Tuesday, April 15, 2014

Medical Conspiracy Theories Popular in USA

My opinion:  I think the main thing that might be driving these theories forward is fear.  The medical landscape is so full of mysteries that people are likely to believe in one conspiracy theory or the other, especially if it is already quite popular.  It may also be driven by anger against the waning healthcare system in general.  I wonder how much research people do into conspiracy theories before they believe in them, and, if they actually have done research, how credible is it?  I wish the authors of this study had accounted for this and asked for a potential cause in their beliefs.  They could at least find out if these beliefs were inherent or not by asking how long the respondent has seriously considered such a theory.  This way, if the respondent indicates that they developed their belief recently, it is clear that a there must be a cause for this and the belief is not inherent.  Lastly, on another note, I wonder if this data isn't accurate because it was done through an online survey.  Are people without easy internet access more likely to believe in conspiracy theories because they cannot view scientific research?  Feel free to give thoughts and/or comments.

Half of Americans believe at least one medical conspiracy theory, study shows

"Our data suggest that medical conspiracy theories are widely known, broadly endorsed, and highly predictive of many common health behaviors."
By JC Sevcik   |   March 19, 2014 at 4:05 PM   | 
A nurse prepares a shot of H1N1 Flu vaccine for a patient. According to a new survey, almost two thirds of Americans have heard the theory that vaccines cause autism and nearly 20 percent believe it. UPI/Roger L. Wollenberg
| License Photo
March 19 (UPI) -- Do you believe that vaccines cause autism or that GMOs are being used to shrink the world’s population? Or that the government is preventing access to alternative medicines to benefit Big Pharma? That the government knows cell phones cause cancer but do nothing to stop it? That water fluoridation is suspicious? Or that the CIA infected African Americans with HIV?According to a study released Monday by researchers at University of Chicago, some 49 percent of Americans believe at least one of these medical six conspiracy theories to be true.
The study, published in JAMA Internal Medicine, questioned 1,351 adults in an online survey, asking whether they have heard of each of the above theories and whether they agreed or disagreed.
The survey also found that people who believed in conspiracies were more likely to seek out alternative medicine, with only 13 percent of nonbelievers taking herbal supplements compared to 35 percent of conspiracy believers.
Among those who believed conspiracies, 35 percent identified as liberal and 41 percent identified as conservative.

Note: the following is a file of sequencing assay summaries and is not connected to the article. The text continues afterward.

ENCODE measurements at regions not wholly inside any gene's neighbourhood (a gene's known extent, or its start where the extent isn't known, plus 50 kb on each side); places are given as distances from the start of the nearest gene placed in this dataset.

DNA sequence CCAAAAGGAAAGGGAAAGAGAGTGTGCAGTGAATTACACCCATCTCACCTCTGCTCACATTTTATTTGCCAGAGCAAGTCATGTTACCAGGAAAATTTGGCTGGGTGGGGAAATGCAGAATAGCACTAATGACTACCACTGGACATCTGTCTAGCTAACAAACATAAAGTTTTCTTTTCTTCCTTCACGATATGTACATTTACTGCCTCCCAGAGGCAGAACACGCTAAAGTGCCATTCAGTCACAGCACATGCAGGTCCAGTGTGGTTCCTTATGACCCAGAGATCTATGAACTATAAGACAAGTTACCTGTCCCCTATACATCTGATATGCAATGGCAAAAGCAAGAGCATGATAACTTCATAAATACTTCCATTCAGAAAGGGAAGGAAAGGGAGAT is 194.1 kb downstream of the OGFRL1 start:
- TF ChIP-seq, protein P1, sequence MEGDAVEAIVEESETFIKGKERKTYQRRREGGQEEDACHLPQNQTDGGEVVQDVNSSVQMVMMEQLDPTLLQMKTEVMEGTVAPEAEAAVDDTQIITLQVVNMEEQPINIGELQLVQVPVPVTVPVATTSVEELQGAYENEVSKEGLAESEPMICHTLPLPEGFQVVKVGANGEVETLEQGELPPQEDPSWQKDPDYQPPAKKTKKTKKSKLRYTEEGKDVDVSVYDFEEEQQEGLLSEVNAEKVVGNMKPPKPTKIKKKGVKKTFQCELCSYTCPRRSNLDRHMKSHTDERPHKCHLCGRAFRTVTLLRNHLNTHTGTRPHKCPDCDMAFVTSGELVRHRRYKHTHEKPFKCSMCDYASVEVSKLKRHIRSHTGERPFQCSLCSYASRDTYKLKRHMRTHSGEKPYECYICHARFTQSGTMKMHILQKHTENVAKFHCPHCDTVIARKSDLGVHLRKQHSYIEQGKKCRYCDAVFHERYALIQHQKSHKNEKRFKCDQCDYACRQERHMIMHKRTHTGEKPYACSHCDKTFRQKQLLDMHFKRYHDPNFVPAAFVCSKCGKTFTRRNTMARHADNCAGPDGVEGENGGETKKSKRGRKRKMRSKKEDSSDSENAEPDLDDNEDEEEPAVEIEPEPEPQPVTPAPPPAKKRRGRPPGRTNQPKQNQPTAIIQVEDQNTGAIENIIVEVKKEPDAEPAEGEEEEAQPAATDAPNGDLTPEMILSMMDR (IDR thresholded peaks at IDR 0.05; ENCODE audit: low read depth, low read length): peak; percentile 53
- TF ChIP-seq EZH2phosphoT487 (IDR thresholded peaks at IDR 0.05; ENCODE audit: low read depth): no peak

Read more: http://www.upi.com/Science_News/2014/03/19/Half-of-Americans-believe-at-least-one-medical-conspiracy-theory-study-shows/3511395254812/#ixzz2yy33H9YV

Saturday, April 12, 2014

Scientists Capable of Making Artificial Vaginas

My opinion:  I know this seems kind of silly, but its importance cannot be underestimated, especially for others organs that may be grown in the future.  First off, this just goes to show that there may be more to a body part than meets the eye, suggesting that replacements are complicated to make.  However, now that this is made, I'm wondering if the same thing can be done except for male body parts.  What's more, doctors may use this method for sexual reassignment surgery.  Some downsides are that we don't know how these body parts will work in the future.  What if they're easier to break or malfunction as the body grows older?  Nonetheless, this is still a remarkable achievement and it seems to be working well as of now.  Feel free to give comments.

 Scientists grow viable vaginas from girls’ own cells

Wake Forest Institute for Regenerative Medicine/WFBMC Photography
Eight years after they received implants, four young women report they have functioning sexual and excretory organs
Four young women born with abnormal or missing vaginas were implanted with lab-grown versions made from their own cells, the latest success in creating replacement organs that have so far included tracheas, bladders and urethras.
Follow-up tests show the new vaginas are indistinguishable from the women's own tissue and have grown in size as the young women, who got the implants as teens, matured.
Two of the four implant recipients, who were born with a working uterus but no vagina, now menstruate normally.
It is not yet clear whether these women can bear children, but because they are menstruating, it suggests their ovaries are working, so it may be possible, said Dr. Anthony Atala, director of Wake Forest Baptist Medical Center's Institute for Regenerative Medicine in North Carolina.
All implant recipients also reported that they are sexually active and satisfied with their arousal and orgasms, according to a press release from The Lancet, the medical journal where information on the implants was published Friday. They report no unusual pain.
The feat, which Atala and colleagues in Mexico describe in the article, is the latest demonstration from the growing field of regenerative medicine, a discipline in which doctors take advantage of the body's power to regrow and replace cells.

From: http://america.aljazeera.com/articles/2014/4/11/scientists-grow-viablevaginasfromgirlsowncells.html